The Pruett lab is involved in research on the mechanisms of lethality in systemic infections known as sepsis. Sepsis is the 10th leading cause of death in the U.S., and mortality rates have improved little during the last 40 years. The causes of death in sepsis are related to systemic inflammatory response syndrome, which can decrease blood pressure and cause shock and inappropriate blood clotting leading to organ failure. However, the molecular basis and regulation of these events is not fully understood. In collaboration with Drs. Bindu Nanduri and Minny Bhatty, we are taking a systems biology approach in an attempt to determine sets of molecules that might be targeted to diminish the lethal effects of sepsis and to understand the time dependence and programming of lethal outcomes.
The Pruett lab also studies the effects of drugs and chemicals on the immune system, particularly innate immunity mediated through toll-like receptors (TLRs). In particular, we have grants from the National Institutes of Health (currently in unfunded extensions) to study the effects of ethanol in a binge drinking model and sodium methyldithiocarbamate, the 3rd most abundantly used pesticide in the U.S. Both of these compounds have anti-inflammatory effects and decrease resistance to sepsis, but the mechanisms of action seem to be quite different. In collaboration with Ed Lewis and Bindu Nanduri, we are using techniques such as circular dichroism to directly measure the effects of ethanol on conformational changes in the TLR3 protein induced by its ligand. We found distinctive evidence for major effects, indicating for the first time that at least some of the effects of ethanol on the immune system are mediated directly by ethanol, which prevents ligand-induced conformational change that is necessary for cellular signaling and subsequent immunological responses.
We are also involved in collaborating with Dr. Changhe Yuan in the Department of Computer Science and Engineering to conduct research on the quantitative prediction of resistance to infection on the basis of changes in individual immunological parameters. At present, we know that elimination or near elimination of one or more immunological parameters (e.g., Th depletion in AIDS) can cause clinically important decreases in resistance to infection. However, most immunosuppressive agents are not highly selective but decrease several immunological functions partially. There is currently no way to predict the effects this will have on resistance to infection. We are using machine learning programs to identify patterns in the National Toxicology Program’s immunotoxicology database that will allow prediction of host resistance.
Mice treated with ethanol in a model for binge drinking in humans have decreased activation of NF-kB, a transcription factor that is critical for inflammatory responses. The mice in both rows in the photograph were anesthetized and treated with an inflammatory stimulus; mice in the bottom row were also treated with ethanol. These mice have a reporter gene that causes emission of light when NF-kB is activated, and light emission is indicated by the colors shown. It is interesting that light emission in the region occupied by the liver (shown in the mouse farthest to the right in each group) is almost completely eliminated in ethanol treated mice, which is consistent with the higher concentration of ethanol and its metabolites in the liver than in other organs.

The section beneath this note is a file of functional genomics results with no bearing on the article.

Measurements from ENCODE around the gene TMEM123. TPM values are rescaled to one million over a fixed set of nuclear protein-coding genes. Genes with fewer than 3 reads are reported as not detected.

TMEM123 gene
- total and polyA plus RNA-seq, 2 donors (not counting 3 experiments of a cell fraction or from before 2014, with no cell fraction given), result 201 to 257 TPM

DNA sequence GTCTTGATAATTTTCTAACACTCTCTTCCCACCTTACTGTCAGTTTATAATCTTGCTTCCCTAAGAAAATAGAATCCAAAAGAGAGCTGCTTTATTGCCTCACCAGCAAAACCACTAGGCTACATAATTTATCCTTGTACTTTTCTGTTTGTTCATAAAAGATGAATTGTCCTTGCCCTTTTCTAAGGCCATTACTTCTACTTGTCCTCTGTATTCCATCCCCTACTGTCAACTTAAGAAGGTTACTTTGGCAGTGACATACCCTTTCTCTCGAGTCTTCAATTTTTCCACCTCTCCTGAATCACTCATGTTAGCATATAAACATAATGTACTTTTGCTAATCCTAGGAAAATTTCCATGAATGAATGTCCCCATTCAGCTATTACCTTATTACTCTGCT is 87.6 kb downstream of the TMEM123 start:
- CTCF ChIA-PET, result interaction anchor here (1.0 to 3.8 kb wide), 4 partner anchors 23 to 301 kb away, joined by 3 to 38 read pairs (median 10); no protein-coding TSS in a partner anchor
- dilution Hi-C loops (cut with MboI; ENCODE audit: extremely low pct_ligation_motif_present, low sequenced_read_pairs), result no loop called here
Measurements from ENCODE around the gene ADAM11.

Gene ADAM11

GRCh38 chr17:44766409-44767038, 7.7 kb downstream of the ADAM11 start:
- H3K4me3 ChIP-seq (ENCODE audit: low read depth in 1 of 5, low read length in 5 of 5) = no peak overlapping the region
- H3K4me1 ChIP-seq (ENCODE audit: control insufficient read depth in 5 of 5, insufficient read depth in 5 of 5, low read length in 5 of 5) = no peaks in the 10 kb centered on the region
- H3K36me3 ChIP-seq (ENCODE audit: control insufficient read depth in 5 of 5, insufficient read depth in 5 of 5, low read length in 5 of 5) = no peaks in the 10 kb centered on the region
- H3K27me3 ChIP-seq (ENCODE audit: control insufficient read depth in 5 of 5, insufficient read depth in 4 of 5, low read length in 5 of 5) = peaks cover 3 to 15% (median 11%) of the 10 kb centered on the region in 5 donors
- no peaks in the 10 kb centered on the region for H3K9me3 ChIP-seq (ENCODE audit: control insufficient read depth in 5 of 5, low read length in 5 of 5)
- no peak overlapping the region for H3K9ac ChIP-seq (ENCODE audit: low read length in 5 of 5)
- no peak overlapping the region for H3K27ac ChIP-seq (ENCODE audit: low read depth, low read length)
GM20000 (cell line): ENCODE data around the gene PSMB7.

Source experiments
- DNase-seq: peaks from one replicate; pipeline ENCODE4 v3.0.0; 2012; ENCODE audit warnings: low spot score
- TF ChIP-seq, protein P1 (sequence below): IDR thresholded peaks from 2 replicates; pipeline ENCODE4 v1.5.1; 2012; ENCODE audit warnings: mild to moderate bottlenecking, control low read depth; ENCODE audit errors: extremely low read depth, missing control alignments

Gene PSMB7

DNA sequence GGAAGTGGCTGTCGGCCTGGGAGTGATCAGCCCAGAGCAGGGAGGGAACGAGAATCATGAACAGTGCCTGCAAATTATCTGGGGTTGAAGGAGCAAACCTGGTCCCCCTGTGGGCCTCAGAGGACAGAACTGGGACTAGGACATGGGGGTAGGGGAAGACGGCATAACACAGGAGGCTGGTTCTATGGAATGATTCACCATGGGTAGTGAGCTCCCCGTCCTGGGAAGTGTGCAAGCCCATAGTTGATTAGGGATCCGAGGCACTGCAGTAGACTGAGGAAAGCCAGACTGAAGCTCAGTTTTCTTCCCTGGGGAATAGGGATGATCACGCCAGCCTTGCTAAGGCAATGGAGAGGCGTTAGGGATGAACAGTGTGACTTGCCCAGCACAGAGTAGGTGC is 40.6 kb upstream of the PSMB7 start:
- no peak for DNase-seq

Cells were obtained by peritoneal lavage from mice in an Escherichia coli model of sepsis. In 2A, cells from untreated mice are shown; 2B, cells from mice harvested 18 hr after E. coli infection; 2C, cells from mice 18 hours after E. coli infection preceded by ethanol administration. Ethanol substantially decreased the clearance of bacteria.
Microarray analysis was performed using peritoneal cells from mice treated with sodium methyldithiocarbamate, the third most abundantly used pesticide in the U.S. The results indicate that several genes are associated with protection from oxidative stress.
Microarray analysis was used to demonstrate that ethanol inhibits the induction of innate immunity by poly I:C (an artificial analog of double stranded viral RNA) by inhibiting expression of genes associated with an amplification loop. Inhibition of anti-viral immunity in this system is consistent with decreased resistance to viruses documented in humans who consume excessive amounts of ethanol.
Exogenous corticosterone at concentrations designed to mimic concentrations observed during stress responses affects the expression of a number of different cellular markers in the spleen and thymus. A, B: Spleen from a control rat (H&E and immunohistochemistry [IHC] for CD79a, 100 X). C, D: Spleen from a treated rat with decreased size and cellularity of the B-cell areas, including marginal zone (mz) (H&E and IHC for CD79a). E: Thymus from a treated rat, showing increased numbers of macrophages containing apoptotic cell debris (H&E, 200 X). F: Thymus from a control rat, showing the normal density of apoptotic cells (IHC for cleaved caspase-3, 200 X). G: Thymus from the same rat as in E, showing markedly increased positivity for cleaved caspase-3 (IHC for cleaved caspase-3, 200 X). H: Thymus from a control rat, showing the normal size and cellularity of cortex and medulla (H&E, 100 X). I: Thymus from a treated rat, showing marked thinning and depletion of lymphocytes in the cortical areas (H&E, 100 X).